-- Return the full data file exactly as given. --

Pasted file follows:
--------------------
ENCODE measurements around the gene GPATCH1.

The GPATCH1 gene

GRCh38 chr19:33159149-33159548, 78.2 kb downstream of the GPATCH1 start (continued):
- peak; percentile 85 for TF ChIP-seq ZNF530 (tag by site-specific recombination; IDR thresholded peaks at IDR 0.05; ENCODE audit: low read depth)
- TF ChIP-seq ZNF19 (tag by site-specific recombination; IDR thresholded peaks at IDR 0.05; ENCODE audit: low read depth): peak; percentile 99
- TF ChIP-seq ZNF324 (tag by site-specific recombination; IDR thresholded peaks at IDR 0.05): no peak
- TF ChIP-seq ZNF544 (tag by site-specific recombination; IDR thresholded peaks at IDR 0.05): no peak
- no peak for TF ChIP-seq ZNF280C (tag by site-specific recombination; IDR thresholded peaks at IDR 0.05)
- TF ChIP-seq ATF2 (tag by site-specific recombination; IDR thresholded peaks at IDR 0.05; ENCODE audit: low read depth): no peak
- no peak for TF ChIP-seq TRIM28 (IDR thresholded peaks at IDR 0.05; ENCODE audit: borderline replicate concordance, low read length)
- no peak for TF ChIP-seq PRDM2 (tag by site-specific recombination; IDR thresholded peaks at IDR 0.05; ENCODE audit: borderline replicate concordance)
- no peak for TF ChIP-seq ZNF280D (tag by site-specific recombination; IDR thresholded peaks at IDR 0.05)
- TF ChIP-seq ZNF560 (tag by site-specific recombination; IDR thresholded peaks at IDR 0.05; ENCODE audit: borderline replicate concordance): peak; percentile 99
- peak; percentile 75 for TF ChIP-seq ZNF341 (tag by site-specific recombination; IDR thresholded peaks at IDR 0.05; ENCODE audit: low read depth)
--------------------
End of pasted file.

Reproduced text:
ENCODE measurements around the gene GPATCH1.

The GPATCH1 gene

GRCh38 chr19:33159149-33159548, 78.2 kb downstream of the GPATCH1 start (continued):
- peak; percentile 85 for TF ChIP-seq ZNF530 (tag by site-specific recombination; IDR thresholded peaks at IDR 0.05; ENCODE audit: low read depth)
- TF ChIP-seq ZNF19 (tag by site-specific recombination; IDR thresholded peaks at IDR 0.05; ENCODE audit: low read depth): peak; percentile 99
- TF ChIP-seq ZNF324 (tag by site-specific recombination; IDR thresholded peaks at IDR 0.05): no peak
- TF ChIP-seq ZNF544 (tag by site-specific recombination; IDR thresholded peaks at IDR 0.05): no peak
- no peak for TF ChIP-seq ZNF280C (tag by site-specific recombination; IDR thresholded peaks at IDR 0.05)
- TF ChIP-seq ATF2 (tag by site-specific recombination; IDR thresholded peaks at IDR 0.05; ENCODE audit: low read depth): no peak
- no peak for TF ChIP-seq TRIM28 (IDR thresholded peaks at IDR 0.05; ENCODE audit: borderline replicate concordance, low read length)
- no peak for TF ChIP-seq PRDM2 (tag by site-specific recombination; IDR thresholded peaks at IDR 0.05; ENCODE audit: borderline replicate concordance)
- no peak for TF ChIP-seq ZNF280D (tag by site-specific recombination; IDR thresholded peaks at IDR 0.05)
- TF ChIP-seq ZNF560 (tag by site-specific recombination; IDR thresholded peaks at IDR 0.05; ENCODE audit: borderline replicate concordance): peak; percentile 99
- peak; percentile 75 for TF ChIP-seq ZNF341 (tag by site-specific recombination; IDR thresholded peaks at IDR 0.05; ENCODE audit: low read depth)